Wednesday, January 27, 2016
RBS is still a mess but it's better that taxpayers hold onto it for now
The Royal Bank of Scotland unleashed a horrendous market update – warning it would take a £2.5 billion ($3.6 billion) hit.
The bank is paying out on legal bills and extra provisions for misselling, writedowns on its private bank and make some huge changes to its pensions scheme.
The bad news is probably going to get even worse for RBS.
The bank's CEO, Ross Ewan, and CFO Ewan Stevenson made it clear on a call with press that "I wouldn't read anything into this statement that we are close to settling with US authorities."
In other words, none of this multi-billion pound provision covers the US authorities' potential charges so therefore there could be a another huge hit in the future.
S0, it makes more sense for taxpayers to hang onto the government-owned bank for longer.
All in all, the bank admitted on a conference call with journalists and analysts this morning that it will make a loss for 2015. RBS CEO Ross McEwan was also bedgrudgingly put on the spot by journalists to name the last time RBS made a full year profit and not a loss — he took a guess and said around six to seven years ago.
Around seven years ago, RBS had to beg the government for a bailout. Over 2008 and 2009 it borrowed £45.4 billion ($70.1 billion), worth 500p per share, from the taxpayer and it has yet to pay it back. The government originally owned 83% in the bank and it currently still owns 73% of RBS.
"I am determined to put the issues of the past behind us, and make sure RBS is a stronger, safer bank," said McEwan on the call. "We now have the financial strength to deal with this. We said 2015 and 2016 would tidying up these legacy issues."
The share price immediately tanked in the market open, although it has made a slight recovery to be only down around 1.5%. However, overall the stock is down over 32% this year. The share price is around 256.70p.
It is a distinct possibility that the share price could crater again, if RBS announces further provisions for litigation settlements that relate to the US authorities or even another scandal we haven't heard of as of yet.
RBS is on shaky ground, after all, it almost failed the Bank of England's 2015 stress tests.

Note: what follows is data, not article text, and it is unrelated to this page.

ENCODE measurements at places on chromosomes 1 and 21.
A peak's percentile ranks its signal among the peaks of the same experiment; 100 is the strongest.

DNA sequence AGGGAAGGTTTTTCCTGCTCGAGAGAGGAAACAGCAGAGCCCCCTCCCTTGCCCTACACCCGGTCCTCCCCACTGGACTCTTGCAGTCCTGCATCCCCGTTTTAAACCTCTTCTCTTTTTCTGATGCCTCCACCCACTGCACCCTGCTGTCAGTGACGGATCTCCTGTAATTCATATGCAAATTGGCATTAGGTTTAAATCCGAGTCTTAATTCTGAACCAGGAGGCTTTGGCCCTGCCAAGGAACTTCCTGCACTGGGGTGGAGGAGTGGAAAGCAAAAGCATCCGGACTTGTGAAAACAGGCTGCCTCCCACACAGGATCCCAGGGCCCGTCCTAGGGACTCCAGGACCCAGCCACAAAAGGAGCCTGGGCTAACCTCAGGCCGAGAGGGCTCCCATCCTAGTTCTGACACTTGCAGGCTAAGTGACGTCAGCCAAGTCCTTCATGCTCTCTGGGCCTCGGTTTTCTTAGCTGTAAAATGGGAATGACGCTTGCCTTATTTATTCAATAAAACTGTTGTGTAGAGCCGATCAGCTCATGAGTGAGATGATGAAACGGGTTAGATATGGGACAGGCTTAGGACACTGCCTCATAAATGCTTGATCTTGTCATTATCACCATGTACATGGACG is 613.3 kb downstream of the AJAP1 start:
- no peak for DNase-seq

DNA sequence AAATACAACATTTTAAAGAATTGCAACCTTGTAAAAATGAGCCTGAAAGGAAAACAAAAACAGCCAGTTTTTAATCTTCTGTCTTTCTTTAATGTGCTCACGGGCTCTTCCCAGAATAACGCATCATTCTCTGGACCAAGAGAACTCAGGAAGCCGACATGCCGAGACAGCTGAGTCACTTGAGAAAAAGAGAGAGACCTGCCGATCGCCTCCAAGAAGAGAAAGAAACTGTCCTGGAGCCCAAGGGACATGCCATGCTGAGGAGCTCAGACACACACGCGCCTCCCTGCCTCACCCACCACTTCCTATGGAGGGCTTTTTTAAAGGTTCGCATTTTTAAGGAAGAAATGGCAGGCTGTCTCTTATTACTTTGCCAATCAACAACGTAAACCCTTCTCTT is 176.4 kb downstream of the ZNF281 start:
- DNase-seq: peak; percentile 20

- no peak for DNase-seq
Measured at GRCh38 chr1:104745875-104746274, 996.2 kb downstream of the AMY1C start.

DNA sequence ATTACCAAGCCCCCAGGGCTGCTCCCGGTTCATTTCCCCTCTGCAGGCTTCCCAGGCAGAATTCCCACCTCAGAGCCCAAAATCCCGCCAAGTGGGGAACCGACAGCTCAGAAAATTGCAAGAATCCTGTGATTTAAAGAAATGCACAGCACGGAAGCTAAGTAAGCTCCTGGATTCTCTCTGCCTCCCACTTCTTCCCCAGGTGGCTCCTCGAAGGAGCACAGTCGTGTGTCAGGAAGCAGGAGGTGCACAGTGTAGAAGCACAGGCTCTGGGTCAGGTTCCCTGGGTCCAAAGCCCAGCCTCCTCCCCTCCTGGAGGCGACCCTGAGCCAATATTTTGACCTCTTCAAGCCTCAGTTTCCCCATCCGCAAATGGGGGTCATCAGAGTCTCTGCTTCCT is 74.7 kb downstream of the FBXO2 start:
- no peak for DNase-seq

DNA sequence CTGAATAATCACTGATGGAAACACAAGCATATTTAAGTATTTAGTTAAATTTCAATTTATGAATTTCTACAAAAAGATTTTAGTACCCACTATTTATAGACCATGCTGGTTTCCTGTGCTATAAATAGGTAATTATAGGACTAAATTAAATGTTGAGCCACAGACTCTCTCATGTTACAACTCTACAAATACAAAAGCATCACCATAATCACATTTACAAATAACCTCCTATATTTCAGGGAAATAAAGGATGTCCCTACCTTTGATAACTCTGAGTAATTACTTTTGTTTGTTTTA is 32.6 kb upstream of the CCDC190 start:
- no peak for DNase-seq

It's hard not to compare RBS and other British bank Lloyds, making RBS being the slower and underachieving cousin.
The government was forced to pump £20.5 billion ($32 billion) into Lloyds at the height of the financial crisis in 2008 and 2009. Shares in the struggling lender were bought at an average price of 63.1 p when fees are factored in. The government is also going to sell a £2 billion ($3 billion) slice of its remaining 11.98% stake in the bank to retail investors in the spring.
The seemingly speedy privatisation of Lloyds has made the public view RBS as a poisoned chalice and that we should offload it as soon as possible. This is a terrible idea.
Last summer, UK Chancellor George Osborne sold off a chunk of RBS shares for around 330p per share. He made a £1 billion loss and was heavily criticised by politicians and the public for bringing the taxpayer stake down to 73%.
The former shadow chancellor Chris Leslie said at the time “getting back the taxpayers’ money is not an impossible objective and the chancellor is dismissing this too lightly."
Despite pressure to move RBS back into the private sector, selling shares now would be the wrong move — especially if it hasn't solved its "legacy issues" around misselling mortgage backed securities. And as stated above — US authorities lawsuits regarding the same kind of products.
It also added an extra £500 million to pay for the mis-selling of payment protection insurance, bringing the bank's tota PPI provisions pot to £4.3 billion. PPI was misleadingly sold alongside loans, credit cards and mortgages, and banks have been forced to pay back customers who were wrongly persuaded to take the coverage.
The deadline for claims isn't until 2018. We have a long way to go. The PPI mis-selling scandal has now cost the banking industry around £26 billion ($40 billion) in compensation payments and admin fees and that number has risen with RBS' additional provision.
On top of that Joseph Dickerson, equity analyst at Jefferies said in a note this morning "the pension change was something new and unfriendly near-term."
Most importantly, Jefferies pointed out that it is best, for investors to "buy" the stock now, as once all the issues are somewhat sorted, the RBS target price is at 482.00p. This is way above Osborne's 330p sell-off and near to the original price taxpayers bailed out the bank at.
We've got a long way to go until RBS sorts itself out and until it can properly put to bed the myriad "legacy issues" there is no point in rushing a privatisation because the only people that will seriously lose out will be the taxpayer and the customers the bank serves.